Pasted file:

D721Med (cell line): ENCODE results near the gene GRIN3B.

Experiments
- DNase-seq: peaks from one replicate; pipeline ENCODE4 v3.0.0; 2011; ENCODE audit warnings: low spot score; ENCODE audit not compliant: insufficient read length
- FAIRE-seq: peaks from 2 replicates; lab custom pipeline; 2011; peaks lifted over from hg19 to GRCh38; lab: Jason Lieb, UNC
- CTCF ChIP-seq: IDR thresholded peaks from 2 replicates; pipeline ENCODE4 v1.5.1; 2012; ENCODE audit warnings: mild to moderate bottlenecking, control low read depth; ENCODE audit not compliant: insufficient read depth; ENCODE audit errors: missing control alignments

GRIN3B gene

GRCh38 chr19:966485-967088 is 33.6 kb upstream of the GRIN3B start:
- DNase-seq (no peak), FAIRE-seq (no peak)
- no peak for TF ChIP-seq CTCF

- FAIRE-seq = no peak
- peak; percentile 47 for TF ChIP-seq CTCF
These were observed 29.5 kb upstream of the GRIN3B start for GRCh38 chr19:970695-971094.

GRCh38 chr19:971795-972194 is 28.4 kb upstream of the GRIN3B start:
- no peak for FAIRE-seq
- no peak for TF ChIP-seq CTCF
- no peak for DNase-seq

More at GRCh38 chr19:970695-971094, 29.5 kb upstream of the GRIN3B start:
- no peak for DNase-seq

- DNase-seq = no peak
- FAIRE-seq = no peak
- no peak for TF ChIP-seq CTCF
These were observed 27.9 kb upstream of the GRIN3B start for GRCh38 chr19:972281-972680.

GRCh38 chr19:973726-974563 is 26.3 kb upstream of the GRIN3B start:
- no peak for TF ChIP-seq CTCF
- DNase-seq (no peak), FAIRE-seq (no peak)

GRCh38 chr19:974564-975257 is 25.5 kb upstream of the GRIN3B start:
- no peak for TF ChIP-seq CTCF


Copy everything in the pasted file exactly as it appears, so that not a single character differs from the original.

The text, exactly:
D721Med (cell line): ENCODE results near the gene GRIN3B.

Experiments
- DNase-seq: peaks from one replicate; pipeline ENCODE4 v3.0.0; 2011; ENCODE audit warnings: low spot score; ENCODE audit not compliant: insufficient read length
- FAIRE-seq: peaks from 2 replicates; lab custom pipeline; 2011; peaks lifted over from hg19 to GRCh38; lab: Jason Lieb, UNC
- CTCF ChIP-seq: IDR thresholded peaks from 2 replicates; pipeline ENCODE4 v1.5.1; 2012; ENCODE audit warnings: mild to moderate bottlenecking, control low read depth; ENCODE audit not compliant: insufficient read depth; ENCODE audit errors: missing control alignments

GRIN3B gene

GRCh38 chr19:966485-967088 is 33.6 kb upstream of the GRIN3B start:
- DNase-seq (no peak), FAIRE-seq (no peak)
- no peak for TF ChIP-seq CTCF

- FAIRE-seq = no peak
- peak; percentile 47 for TF ChIP-seq CTCF
These were observed 29.5 kb upstream of the GRIN3B start for GRCh38 chr19:970695-971094.

GRCh38 chr19:971795-972194 is 28.4 kb upstream of the GRIN3B start:
- no peak for FAIRE-seq
- no peak for TF ChIP-seq CTCF
- no peak for DNase-seq

More at GRCh38 chr19:970695-971094, 29.5 kb upstream of the GRIN3B start:
- no peak for DNase-seq

- DNase-seq = no peak
- FAIRE-seq = no peak
- no peak for TF ChIP-seq CTCF
These were observed 27.9 kb upstream of the GRIN3B start for GRCh38 chr19:972281-972680.

GRCh38 chr19:973726-974563 is 26.3 kb upstream of the GRIN3B start:
- no peak for TF ChIP-seq CTCF
- DNase-seq (no peak), FAIRE-seq (no peak)

GRCh38 chr19:974564-975257 is 25.5 kb upstream of the GRIN3B start:
- no peak for TF ChIP-seq CTCF